Safety first

Even if technology,  regulation barriers and ethical dilemmas delay the commercial-scale launch of fully driverless cars beyond 2020, partial automation is already on the way with the introduction and ongoing refinement of advanced driver assistance systems (ADAS).3 This market alone is expected to grow to USD34 billion by 2020 – representing a compound annual growth rate of 40 per cent – as  the global penetration rate triples to 48 per cent.4

One key area for technological improvement – and thus potential investment opportunities – is security. In the United States alone, the National Highway Traffic Safety Administration (NHTSA) estimates that motor vehicle crashes cost the economy almost USD1 trillion a year, including the loss of productivity. Top causes of accidents include people getting distracted or drowsy, driving under the influence, speeding and not wearing seatbelts. As human beings we are clearly fallible, and one way to improve safety could be to give greater control to technology.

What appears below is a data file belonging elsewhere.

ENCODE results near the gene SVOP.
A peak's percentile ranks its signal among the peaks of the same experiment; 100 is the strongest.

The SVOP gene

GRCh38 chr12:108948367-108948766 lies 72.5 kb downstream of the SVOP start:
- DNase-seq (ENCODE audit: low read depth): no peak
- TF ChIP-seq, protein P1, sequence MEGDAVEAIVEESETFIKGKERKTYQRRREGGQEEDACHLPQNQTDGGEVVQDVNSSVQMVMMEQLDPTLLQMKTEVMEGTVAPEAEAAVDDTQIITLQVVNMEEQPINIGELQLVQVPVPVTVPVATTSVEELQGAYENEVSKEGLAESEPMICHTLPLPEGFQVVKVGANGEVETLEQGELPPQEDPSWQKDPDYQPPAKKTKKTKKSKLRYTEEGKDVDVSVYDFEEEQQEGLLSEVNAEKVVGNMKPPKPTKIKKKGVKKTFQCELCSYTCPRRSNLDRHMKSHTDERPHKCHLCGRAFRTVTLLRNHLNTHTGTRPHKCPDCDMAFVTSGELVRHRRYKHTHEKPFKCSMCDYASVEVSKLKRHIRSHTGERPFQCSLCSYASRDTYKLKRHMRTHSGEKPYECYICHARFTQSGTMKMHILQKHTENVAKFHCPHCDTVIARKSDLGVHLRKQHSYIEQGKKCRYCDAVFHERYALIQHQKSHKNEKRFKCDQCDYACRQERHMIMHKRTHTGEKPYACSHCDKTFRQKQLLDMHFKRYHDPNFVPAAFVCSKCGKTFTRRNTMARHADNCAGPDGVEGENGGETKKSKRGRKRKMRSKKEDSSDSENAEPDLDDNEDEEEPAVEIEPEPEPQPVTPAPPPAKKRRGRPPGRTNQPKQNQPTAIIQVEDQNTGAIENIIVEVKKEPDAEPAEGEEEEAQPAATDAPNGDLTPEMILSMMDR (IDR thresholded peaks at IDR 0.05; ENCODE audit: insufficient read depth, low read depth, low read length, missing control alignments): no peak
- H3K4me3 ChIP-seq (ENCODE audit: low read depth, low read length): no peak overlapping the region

Swedish manufacturer of car safety gear, Autoliv5, estimates that its products  – which include a wide range of driver assist radars and an infrared night vision system alongside improved airbag and seatbelt technology – help save 30,000 lives a year and prevent 10 times as many injuries.

Talking cars

While your car is unlikely to start telling you jokes, as KITT does to Michael Knight, it may well soon be able to recognise your voice or gestures, and to “talk” to other vehicles and even to emergency services.

Cars could soon warn each other about traffic jams or dangerous road conditions, as well as communicating with bridges and traffic lights. –